Subject: Re: the walls have ears
From: Ben Laurie <>
Date: Mon, 31 May 1999 19:30:27 +0100 wrote:
> I just don't understand why BSD advocates don't "get" the applicability
> of this to source code, for people just like me (not as a hacker, but
> as a regular joe who happens to find Linux modestly usable), who'd rather
> be safe than sorry, rather have choice than be locked out of the source
> code, rather be able to share with friends than twiddle our thumbs waiting
> for license-checking software to run, and so on.
> My suggestion: don't waste another breath deprecating the value of
> source code to the end user.  Instead, promise end users that you'll
> forever deliver *more* value in the form of BSD'd software, especially
> when it comes in the form of proprietary products *without* source code.

I don't understand why GPL advocates don't understand this simple
proposition: if source is published under BSD you have as much access to
it as you do if it is published under GPL.

The _difference_ is what people can do with it after. With a BSD
licence, they can do what they want, pretty much. With a GPL licence,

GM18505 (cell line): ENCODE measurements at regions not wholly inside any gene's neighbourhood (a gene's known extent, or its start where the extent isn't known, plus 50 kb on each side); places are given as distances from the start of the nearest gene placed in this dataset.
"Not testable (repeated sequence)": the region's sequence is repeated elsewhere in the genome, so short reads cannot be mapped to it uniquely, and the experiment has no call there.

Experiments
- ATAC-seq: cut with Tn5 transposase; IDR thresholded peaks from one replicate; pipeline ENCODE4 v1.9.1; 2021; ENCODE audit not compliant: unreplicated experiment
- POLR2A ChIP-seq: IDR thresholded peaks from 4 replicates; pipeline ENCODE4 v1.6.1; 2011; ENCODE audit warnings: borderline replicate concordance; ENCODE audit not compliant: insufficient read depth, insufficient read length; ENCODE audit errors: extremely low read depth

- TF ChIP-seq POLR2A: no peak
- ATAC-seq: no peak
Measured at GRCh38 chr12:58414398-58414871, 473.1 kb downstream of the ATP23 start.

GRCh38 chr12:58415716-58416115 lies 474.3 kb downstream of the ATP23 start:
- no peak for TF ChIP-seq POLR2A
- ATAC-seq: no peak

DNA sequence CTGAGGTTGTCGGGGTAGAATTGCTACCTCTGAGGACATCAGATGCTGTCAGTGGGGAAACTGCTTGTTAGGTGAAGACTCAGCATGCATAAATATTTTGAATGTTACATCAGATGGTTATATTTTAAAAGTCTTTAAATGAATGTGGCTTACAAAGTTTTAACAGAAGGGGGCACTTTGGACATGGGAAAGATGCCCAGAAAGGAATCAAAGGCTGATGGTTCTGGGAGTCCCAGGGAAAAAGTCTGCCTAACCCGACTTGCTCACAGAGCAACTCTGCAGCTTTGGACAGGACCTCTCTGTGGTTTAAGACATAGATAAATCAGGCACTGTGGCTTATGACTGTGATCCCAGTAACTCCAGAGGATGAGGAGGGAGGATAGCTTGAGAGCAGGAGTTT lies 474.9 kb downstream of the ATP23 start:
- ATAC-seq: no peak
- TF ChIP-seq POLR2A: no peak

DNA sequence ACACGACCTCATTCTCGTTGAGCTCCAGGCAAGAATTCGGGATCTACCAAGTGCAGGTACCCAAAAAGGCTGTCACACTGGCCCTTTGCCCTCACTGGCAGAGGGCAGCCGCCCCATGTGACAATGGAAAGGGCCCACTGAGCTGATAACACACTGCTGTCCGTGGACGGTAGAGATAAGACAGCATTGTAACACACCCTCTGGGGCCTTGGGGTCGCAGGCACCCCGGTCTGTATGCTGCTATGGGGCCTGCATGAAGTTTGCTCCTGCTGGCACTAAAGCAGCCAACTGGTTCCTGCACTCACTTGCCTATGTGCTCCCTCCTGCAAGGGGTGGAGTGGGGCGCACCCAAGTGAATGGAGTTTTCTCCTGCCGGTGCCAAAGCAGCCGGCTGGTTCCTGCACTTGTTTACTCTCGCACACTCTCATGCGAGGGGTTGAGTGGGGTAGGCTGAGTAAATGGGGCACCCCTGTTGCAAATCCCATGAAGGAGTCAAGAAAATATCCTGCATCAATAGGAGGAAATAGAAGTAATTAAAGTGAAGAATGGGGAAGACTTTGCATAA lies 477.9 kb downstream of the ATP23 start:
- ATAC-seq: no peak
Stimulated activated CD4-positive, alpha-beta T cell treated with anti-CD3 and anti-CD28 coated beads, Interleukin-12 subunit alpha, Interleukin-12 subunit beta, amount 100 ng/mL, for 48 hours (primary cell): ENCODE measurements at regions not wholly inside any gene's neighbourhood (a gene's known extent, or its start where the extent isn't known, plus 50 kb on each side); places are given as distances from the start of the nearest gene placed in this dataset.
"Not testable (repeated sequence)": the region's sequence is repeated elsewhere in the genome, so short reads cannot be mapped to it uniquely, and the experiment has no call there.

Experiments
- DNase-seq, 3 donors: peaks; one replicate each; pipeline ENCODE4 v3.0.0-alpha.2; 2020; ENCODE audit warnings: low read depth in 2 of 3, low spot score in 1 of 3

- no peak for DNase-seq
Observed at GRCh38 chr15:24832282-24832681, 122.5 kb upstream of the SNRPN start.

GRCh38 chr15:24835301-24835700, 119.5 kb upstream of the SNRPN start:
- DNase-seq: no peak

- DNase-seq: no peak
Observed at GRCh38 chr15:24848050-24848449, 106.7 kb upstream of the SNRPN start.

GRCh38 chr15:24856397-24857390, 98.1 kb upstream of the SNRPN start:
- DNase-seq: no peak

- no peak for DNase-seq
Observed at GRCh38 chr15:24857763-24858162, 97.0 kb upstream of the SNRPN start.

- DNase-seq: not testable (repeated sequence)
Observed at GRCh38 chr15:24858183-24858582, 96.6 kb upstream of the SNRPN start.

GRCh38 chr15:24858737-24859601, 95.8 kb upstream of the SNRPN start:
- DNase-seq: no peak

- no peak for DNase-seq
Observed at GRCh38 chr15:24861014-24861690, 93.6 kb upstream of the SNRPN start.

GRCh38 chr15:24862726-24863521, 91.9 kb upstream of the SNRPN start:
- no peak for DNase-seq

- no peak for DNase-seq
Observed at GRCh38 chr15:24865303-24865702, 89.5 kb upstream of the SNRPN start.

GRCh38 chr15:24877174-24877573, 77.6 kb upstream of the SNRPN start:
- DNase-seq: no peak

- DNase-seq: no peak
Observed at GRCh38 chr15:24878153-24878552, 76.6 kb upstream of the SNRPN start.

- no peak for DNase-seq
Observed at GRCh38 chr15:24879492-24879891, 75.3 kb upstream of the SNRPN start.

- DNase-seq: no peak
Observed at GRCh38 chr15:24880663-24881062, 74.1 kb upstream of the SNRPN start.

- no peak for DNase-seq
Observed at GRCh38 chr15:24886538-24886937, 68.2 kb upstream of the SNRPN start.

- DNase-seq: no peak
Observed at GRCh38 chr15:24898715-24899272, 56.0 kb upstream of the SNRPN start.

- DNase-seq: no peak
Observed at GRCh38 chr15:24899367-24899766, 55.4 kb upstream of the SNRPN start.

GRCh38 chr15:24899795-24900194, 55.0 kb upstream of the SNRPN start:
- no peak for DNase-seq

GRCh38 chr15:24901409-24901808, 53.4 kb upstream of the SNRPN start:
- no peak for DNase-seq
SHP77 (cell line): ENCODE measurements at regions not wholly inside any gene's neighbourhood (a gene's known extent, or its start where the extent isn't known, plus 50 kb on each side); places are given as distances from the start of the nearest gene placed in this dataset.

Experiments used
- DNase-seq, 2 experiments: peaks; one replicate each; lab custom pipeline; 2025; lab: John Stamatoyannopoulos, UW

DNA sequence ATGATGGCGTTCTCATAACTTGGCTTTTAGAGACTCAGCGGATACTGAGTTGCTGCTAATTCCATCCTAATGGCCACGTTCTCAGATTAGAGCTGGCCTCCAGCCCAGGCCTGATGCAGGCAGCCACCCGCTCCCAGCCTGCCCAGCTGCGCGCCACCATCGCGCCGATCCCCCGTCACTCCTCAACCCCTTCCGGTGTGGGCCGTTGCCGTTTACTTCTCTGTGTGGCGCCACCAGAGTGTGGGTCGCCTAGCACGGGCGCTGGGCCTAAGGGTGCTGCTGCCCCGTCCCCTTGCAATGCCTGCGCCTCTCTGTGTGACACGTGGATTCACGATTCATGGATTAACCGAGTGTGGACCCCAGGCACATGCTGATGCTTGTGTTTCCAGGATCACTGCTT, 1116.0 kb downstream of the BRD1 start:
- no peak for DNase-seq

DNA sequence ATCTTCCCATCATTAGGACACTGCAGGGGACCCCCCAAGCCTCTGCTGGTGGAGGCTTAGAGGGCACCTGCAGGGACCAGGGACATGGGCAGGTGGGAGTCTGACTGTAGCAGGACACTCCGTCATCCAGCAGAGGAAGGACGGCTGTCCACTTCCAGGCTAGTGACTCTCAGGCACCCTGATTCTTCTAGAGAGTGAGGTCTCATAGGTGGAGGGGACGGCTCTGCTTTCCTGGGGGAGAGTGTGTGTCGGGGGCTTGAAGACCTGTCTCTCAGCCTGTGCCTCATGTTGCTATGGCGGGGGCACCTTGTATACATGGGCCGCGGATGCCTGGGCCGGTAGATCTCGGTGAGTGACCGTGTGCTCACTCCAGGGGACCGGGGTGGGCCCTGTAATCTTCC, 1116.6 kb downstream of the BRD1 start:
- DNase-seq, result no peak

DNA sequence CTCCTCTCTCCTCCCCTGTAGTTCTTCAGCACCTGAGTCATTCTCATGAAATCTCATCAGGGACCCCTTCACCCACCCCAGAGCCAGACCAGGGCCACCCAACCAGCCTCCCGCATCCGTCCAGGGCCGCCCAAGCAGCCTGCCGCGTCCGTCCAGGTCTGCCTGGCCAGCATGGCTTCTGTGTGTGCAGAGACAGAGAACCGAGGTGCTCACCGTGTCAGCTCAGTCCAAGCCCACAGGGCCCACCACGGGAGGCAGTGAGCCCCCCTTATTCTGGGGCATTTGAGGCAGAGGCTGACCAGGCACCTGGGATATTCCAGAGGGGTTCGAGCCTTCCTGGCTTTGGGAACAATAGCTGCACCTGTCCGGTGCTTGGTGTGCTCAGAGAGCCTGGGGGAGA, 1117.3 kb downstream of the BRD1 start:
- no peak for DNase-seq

what they can do is restricted (in the sense that they must publish
improvements). People who intend to publish improvements are not
affected by the initial choice of licence. People who do not intend to
publish improvements are, and I contend that this means they _will not
improve_ GPLed software. However, it turns out (it seems to me) that
having taken on board the BSDed software and improved it, they discover
that actually it is a good idea to publish it. So, we all benefit. If
they don't - well, I say they wouldn't have done under GPL either, so,
although we don't benefit, we don't lose either.

I absolutely don't understand (or agree with) this view that publishing
something under BSD can somehow lead to it being taken away from me.
How? Show me the mechanism!




"My grandfather once told me that there are two kinds of people: those
who work and those who take the credit. He told me to try to be in the
first group; there was less competition there."
     - Indira Gandhi